In embodiment 500, mobile network platform 510 also comprises serving node(s) 516 that, based upon available radio technology layer(s) within technology resource(s) in the radio access network 520, convey the various packetized flows of data streams received through PS gateway node(s) 518. It is to be noted that for technology resource(s) that rely primarily on CS communication, server node(s) can deliver traffic without reliance on PS gateway node(s) 518; for example, server node(s) can embody at least in part a mobile switching center. As an example, in a 3GPP UMTS network, serving node(s) 516 can be embodied in serving GPRS support node(s) (SGSN).

For radio technologies that exploit packetized communication, server(s) 514 in mobile network platform 510 can execute numerous applications that can generate multiple disparate packetized data streams or flows, and manage (e.g., schedule, queue, format . . . ) such flows. Such application(s) can comprise add-on features to standard services (for example, provisioning, billing, customer support . . . ) provided by mobile network platform 510. Data streams (e.g., content(s) that are part of a voice call or data session) can be conveyed to PS gateway node(s) 518 for authorization/authentication and initiation of a data session, and to serving node(s) 516 for communication thereafter. In addition to application server, server(s) 514 can comprise utility server(s), a utility server can comprise a provisioning server, an operations and maintenance server, a security server that can implement at least in part a certificate authority and firewalls as well as other security mechanisms, and the like. In an aspect, security server(s) secure communication served through mobile network platform 510 to ensure network's operation and data integrity in addition to authorization and authentication procedures that CS gateway node(s) 512 and PS gateway node(s) 518 can enact. Moreover, provisioning server(s) can provision services from external network(s) like networks operated by a disparate service provider; for instance, WAN 550 or Global Positioning System (GPS) network(s) (not shown). Provisioning server(s) can also provision coverage through networks associated to mobile network platform 510 (e.g., deployed and operated by the same service provider), such as the distributed antennas networks shown in FIG. 1(s) that enhance wireless service coverage by providing more network coverage.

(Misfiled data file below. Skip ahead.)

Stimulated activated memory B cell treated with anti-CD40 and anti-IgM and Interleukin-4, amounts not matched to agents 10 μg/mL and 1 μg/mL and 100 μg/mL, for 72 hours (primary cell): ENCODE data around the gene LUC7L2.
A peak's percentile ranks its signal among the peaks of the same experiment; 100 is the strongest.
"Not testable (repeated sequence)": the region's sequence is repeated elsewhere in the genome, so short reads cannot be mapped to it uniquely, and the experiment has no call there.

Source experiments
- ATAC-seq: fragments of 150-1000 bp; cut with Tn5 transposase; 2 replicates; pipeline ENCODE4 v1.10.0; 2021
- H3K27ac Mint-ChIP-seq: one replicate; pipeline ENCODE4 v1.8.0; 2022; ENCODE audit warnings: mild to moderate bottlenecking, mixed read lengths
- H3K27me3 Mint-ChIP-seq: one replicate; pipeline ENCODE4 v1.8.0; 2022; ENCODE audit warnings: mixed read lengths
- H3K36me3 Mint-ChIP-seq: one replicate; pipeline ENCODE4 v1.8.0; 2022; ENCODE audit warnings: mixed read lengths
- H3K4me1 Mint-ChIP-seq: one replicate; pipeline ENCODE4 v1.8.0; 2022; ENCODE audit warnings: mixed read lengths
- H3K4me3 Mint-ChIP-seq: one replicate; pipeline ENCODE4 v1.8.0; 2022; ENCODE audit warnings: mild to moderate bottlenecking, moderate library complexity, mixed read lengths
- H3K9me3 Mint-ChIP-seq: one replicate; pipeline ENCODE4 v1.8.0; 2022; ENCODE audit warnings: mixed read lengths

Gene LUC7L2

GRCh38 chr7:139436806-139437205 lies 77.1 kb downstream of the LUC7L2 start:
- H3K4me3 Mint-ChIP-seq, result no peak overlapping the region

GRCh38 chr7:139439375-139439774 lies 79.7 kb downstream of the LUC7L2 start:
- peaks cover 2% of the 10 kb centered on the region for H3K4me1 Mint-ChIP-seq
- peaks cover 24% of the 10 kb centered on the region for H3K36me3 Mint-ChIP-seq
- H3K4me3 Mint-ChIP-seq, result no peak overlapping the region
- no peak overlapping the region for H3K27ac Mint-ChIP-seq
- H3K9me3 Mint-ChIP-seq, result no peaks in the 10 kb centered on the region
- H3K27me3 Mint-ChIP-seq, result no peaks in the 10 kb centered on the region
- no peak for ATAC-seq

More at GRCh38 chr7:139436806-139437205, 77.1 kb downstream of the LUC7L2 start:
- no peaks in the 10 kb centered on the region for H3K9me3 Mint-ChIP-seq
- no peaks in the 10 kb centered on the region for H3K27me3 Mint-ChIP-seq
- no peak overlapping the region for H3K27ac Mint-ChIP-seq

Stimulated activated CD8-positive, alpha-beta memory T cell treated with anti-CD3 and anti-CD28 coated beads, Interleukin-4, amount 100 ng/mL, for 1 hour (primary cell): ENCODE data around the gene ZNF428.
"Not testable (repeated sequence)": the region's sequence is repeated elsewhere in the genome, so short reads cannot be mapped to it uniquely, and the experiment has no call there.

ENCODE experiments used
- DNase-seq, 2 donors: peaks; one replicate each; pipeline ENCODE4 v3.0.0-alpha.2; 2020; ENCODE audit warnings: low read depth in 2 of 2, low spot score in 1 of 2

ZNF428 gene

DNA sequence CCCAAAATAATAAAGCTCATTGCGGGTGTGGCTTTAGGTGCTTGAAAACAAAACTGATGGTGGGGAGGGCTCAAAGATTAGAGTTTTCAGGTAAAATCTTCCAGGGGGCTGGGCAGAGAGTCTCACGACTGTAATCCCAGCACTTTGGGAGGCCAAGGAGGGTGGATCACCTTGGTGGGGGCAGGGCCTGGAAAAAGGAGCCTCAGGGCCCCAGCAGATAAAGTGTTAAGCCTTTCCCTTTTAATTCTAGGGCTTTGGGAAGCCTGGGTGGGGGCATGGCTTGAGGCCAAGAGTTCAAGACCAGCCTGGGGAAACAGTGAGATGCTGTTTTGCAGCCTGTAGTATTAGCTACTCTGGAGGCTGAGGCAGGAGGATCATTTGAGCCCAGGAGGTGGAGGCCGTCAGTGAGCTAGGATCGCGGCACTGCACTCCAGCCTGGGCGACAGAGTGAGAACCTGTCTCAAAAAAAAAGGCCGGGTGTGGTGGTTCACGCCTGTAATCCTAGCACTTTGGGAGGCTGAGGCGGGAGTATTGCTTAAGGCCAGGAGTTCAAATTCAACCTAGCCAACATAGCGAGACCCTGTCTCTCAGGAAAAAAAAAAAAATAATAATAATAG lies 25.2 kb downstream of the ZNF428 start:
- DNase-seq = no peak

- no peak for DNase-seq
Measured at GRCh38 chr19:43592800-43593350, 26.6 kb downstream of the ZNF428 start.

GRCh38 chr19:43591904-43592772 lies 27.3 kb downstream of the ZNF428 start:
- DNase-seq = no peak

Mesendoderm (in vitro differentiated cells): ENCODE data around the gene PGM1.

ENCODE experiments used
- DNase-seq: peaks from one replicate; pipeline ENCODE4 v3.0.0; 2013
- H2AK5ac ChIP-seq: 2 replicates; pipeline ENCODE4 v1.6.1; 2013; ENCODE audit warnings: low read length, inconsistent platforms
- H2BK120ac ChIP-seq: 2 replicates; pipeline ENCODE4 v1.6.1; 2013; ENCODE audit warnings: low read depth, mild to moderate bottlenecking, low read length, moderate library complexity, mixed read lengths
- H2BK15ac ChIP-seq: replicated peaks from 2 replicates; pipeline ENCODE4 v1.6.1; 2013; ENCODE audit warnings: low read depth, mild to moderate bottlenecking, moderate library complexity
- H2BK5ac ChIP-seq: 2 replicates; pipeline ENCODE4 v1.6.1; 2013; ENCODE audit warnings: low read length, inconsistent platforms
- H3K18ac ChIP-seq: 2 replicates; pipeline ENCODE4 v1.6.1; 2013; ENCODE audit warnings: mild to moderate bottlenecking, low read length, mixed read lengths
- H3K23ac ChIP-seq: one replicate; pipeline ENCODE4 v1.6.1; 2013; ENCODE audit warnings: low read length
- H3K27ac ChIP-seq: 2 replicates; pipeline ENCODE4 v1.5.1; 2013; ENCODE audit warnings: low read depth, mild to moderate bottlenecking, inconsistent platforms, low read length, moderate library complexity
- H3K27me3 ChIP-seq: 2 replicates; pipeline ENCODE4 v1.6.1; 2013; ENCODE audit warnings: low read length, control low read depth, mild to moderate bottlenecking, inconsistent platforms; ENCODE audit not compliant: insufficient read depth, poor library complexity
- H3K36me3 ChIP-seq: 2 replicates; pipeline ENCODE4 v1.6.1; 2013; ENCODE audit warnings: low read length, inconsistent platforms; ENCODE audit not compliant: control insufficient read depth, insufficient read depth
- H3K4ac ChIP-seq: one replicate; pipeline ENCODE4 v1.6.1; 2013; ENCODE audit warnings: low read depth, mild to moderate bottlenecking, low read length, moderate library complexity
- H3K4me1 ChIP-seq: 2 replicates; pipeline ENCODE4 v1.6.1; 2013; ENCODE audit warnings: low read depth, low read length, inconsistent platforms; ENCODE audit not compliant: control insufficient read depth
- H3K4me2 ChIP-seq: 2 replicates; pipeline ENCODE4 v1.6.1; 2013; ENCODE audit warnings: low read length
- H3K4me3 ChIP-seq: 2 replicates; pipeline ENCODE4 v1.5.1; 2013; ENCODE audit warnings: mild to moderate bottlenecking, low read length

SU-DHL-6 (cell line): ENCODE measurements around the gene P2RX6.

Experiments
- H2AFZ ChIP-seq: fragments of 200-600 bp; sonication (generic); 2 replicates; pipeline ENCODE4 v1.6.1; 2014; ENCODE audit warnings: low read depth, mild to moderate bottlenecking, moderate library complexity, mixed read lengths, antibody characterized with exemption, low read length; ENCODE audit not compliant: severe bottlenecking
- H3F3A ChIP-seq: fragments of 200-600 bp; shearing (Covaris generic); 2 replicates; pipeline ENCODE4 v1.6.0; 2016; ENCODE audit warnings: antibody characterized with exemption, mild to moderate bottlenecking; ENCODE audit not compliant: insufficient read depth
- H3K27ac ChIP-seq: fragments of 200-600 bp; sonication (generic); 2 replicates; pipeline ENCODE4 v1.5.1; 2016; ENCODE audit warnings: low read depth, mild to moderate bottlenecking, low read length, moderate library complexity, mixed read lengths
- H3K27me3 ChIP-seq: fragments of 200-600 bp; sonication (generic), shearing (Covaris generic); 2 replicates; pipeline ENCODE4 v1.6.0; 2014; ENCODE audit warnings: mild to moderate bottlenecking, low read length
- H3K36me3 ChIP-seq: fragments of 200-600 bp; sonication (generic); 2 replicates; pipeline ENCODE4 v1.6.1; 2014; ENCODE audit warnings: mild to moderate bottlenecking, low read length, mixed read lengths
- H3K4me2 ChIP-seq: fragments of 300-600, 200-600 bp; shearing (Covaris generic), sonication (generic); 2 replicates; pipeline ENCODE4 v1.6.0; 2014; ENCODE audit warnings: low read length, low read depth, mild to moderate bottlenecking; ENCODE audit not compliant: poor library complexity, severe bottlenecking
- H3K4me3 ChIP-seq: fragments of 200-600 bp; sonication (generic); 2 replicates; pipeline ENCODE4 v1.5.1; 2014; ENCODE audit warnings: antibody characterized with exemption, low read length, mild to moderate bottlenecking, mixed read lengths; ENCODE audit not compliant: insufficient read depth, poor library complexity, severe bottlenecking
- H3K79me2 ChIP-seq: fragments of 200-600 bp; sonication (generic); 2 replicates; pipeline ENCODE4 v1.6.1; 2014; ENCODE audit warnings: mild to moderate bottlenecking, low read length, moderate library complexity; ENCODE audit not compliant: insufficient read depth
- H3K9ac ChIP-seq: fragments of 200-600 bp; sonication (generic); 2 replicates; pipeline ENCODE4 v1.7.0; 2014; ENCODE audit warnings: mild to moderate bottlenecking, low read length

It is to be noted that server(s) 514 can comprise one or more processors configured to confer at least in part the functionality of mobile network platform 510. To that end, the one or more processor can execute code instructions stored in memory 530, for example. It is should be appreciated that server(s) 514 can comprise a content manager, which operates in substantially the same manner as described hereinbefore.

In example embodiment 500, memory 530 can store information related to operation of mobile network platform 510. Other operational information can comprise provisioning information of mobile devices served through mobile network platform 510, subscriber databases; application intelligence, pricing schemes, e.g., promotional rates, flat-rate programs, couponing campaigns; technical specification(s) consistent with telecommunication protocols for operation of disparate radio, or wireless, technology layers; and so forth. Memory 530 can also store information from at least one of telephony network(s) 540, WAN 550, SS7 network 560, or enterprise network(s) 570. In an aspect, memory 530 can be, for example, accessed as part of a data store component or as a remotely connected memory store.

In order to provide a context for the various aspects of the disclosed subject matter, FIG. 5, and the following discussion, are intended to provide a brief, general description of a suitable environment in which the various aspects of the disclosed subject matter can be implemented. While the subject matter has been described above in the general context of computer-executable instructions of a computer program that runs on a computer and/or computers, those skilled in the art will recognize that the disclosed subject matter also can be implemented in combination with other program modules. Generally, program modules comprise routines, programs, components, data structures, etc. that perform particular tasks and/or implement particular abstract data types.

Turning now to FIG. 6, an illustrative embodiment of a communication device 600 is shown. The communication device 600 can serve as an illustrative embodiment of devices such as data terminals 114, mobile devices 124, vehicle 126, display devices 144 or other client devices for communication via either communications network 125. For example, computing device 600 can facilitate in whole or in part receiving data at an edge node of a network that also includes regional nodes and central nodes, and determining a latency criterion associated with an application for processing the data, where the application corresponds to an application programming interface (API) included in a database accessible to a central node.

The communication device 600 can comprise a wireline and/or wireless transceiver 602 (herein transceiver 602), a user interface (UI) 604, a power supply 614, a location receiver 616, a motion sensor 618, an orientation sensor 620, and a controller 606 for managing operations thereof. The transceiver 602 can support short-range or long-range wireless access technologies such as Bluetooth®, ZigBee®, WiFi, DECT, or cellular communication technologies, just to mention a few (Bluetooth® and ZigBee® are trademarks registered by the Bluetooth® Special Interest Group and the ZigBee® Alliance, respectively). Cellular technologies can include, for example, CDMA-1×, UMTS/HSDPA, GSM/GPRS, TDMA/EDGE, EV/DO, WiMAX, SDR, LTE, as well as other next generation wireless communication technologies as they arise. The transceiver 602 can also be adapted to support circuit-switched wireline access technologies (such as PSTN), packet-switched wireline access technologies (such as TCP/IP, VoIP, etc.), and combinations thereof.